Popular text-sharing site Pastebin has come under attack for the second time this week, falling victim to a distributed denial of service (DDoS) attack.
Pastebin experienced heavy loads this morning, as it worked to resolve the issue.
(Screenshot by Michael Lee/ZDNet Australia)
The site allows developers and programmers to store large code or configuration information that they can then share with others.
Pastebin has only recently recovered from the DDoS attack that downed the site on Wednesday morning. Early this morning, Pastebin tweeted that it was under attack again, stating that the attack was "a big one". It has since resolved the issue.
Ironically, the site has become a popular tool for hackers, with many using it to post information such as personal information and password lists.
Pastebin doesn't allow the posting of emails, passwords or personal information under its acceptable-use policy, and threatens to punish such behaviour by banning offending users' IP addresses from the website, but it is general knowledge in the hacking community that this is easily circumvented.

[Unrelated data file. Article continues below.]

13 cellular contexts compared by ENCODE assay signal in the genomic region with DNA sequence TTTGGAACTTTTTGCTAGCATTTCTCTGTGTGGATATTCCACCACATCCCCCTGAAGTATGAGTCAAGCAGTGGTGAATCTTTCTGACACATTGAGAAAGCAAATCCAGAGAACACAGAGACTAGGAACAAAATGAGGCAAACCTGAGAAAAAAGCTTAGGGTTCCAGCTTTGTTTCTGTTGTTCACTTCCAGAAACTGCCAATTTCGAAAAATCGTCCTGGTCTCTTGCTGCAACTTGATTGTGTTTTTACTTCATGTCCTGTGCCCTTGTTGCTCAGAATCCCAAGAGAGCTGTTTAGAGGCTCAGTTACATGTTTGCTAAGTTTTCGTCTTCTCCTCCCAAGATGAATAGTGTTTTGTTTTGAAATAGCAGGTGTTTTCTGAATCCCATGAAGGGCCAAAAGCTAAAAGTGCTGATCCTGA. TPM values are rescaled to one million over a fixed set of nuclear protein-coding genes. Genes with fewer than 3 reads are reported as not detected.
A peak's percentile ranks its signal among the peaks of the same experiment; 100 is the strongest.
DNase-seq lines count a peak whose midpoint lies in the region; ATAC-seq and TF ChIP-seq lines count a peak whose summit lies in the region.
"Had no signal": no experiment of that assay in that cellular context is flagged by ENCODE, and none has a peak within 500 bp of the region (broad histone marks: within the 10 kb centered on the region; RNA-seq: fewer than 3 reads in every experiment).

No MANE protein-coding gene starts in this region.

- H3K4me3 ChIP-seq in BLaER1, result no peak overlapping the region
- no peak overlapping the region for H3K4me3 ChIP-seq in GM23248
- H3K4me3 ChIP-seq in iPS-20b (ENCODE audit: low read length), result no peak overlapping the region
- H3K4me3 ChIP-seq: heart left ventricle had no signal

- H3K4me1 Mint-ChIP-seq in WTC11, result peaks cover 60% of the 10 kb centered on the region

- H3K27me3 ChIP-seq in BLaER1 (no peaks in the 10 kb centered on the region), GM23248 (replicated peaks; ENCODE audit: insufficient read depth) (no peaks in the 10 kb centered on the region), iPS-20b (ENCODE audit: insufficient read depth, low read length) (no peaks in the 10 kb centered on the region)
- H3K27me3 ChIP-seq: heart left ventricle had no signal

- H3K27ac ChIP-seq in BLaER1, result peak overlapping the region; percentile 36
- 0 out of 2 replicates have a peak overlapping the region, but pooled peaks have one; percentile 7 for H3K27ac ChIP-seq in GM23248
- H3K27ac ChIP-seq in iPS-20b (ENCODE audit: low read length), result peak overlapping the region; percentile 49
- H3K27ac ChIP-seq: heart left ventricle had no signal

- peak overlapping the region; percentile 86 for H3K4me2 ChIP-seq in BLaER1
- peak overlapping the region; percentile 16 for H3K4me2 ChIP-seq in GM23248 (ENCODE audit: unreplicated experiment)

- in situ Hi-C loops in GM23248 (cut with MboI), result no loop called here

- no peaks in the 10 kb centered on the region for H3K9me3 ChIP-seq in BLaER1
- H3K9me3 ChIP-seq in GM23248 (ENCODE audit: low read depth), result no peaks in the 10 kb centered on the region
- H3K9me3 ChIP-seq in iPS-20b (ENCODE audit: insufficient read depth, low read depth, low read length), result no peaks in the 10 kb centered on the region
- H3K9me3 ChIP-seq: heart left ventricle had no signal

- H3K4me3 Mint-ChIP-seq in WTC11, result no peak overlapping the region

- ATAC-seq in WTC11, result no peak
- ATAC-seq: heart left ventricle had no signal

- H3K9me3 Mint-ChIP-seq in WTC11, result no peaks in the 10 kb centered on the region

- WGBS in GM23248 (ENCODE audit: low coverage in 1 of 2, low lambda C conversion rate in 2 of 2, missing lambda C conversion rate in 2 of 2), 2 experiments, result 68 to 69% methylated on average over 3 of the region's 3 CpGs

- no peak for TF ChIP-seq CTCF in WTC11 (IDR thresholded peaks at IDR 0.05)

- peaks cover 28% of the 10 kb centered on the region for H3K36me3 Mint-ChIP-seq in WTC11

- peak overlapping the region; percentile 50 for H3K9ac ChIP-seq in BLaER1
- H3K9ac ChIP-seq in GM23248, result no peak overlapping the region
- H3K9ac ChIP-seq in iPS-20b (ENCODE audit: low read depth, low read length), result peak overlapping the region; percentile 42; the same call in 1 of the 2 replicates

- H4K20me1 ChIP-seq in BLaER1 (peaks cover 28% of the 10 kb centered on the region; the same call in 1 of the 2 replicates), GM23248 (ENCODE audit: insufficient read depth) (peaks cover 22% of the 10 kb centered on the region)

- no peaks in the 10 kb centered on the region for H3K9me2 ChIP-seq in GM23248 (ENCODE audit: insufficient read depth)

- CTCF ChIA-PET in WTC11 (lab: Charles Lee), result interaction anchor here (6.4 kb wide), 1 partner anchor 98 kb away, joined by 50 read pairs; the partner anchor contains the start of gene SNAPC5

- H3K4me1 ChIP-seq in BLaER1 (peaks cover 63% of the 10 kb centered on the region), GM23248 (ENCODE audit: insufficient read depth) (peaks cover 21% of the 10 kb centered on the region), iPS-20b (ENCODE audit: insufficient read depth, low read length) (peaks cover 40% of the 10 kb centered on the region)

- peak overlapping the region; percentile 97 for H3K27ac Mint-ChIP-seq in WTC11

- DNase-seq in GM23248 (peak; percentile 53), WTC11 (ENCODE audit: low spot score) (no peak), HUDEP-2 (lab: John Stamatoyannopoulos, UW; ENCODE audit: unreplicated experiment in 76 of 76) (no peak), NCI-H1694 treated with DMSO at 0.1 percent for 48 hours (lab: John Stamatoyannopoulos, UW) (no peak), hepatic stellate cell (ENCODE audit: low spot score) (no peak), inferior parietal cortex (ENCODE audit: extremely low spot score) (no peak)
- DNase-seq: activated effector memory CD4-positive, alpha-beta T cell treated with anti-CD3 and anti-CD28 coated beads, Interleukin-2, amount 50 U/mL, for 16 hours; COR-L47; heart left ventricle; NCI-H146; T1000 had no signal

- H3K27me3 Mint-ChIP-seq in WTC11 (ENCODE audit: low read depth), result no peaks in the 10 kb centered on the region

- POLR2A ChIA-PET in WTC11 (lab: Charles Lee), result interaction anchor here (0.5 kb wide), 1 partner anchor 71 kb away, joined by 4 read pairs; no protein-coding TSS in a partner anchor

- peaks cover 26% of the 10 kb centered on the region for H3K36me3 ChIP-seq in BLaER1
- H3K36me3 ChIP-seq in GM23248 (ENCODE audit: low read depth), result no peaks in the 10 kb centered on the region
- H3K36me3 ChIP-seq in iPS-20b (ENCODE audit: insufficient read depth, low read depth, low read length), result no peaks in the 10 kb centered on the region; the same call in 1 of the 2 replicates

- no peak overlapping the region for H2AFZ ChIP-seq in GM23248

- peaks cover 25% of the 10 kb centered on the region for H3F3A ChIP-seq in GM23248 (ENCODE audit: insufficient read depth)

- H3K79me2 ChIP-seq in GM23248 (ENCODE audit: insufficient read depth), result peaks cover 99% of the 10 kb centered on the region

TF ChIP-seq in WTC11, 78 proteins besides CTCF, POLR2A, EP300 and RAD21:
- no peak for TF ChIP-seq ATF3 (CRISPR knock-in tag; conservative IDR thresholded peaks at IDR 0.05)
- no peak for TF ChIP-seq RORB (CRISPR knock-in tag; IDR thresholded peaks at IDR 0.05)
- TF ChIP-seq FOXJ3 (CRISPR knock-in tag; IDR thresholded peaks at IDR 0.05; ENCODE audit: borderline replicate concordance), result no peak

The site has been used to release internal data gleaned from the hack on Booz Allen Hamilton, provide verification that certificate authorities had been hacked into, coordinate DDoS attacks, release information on how water utilities could be hacked into and, most recently, data on how to obtain information from the Stratfor hack.
In Stratfor's case, according to the log of commands used in the attack, hackers uploaded the code to deface the site to Pastebin for temporary holding. Once they had control of Stratfor's systems, they then downloaded the source code directly from the compromised computer.
No hacking groups have yet stepped forth and claimed responsibility for the DDoS attack.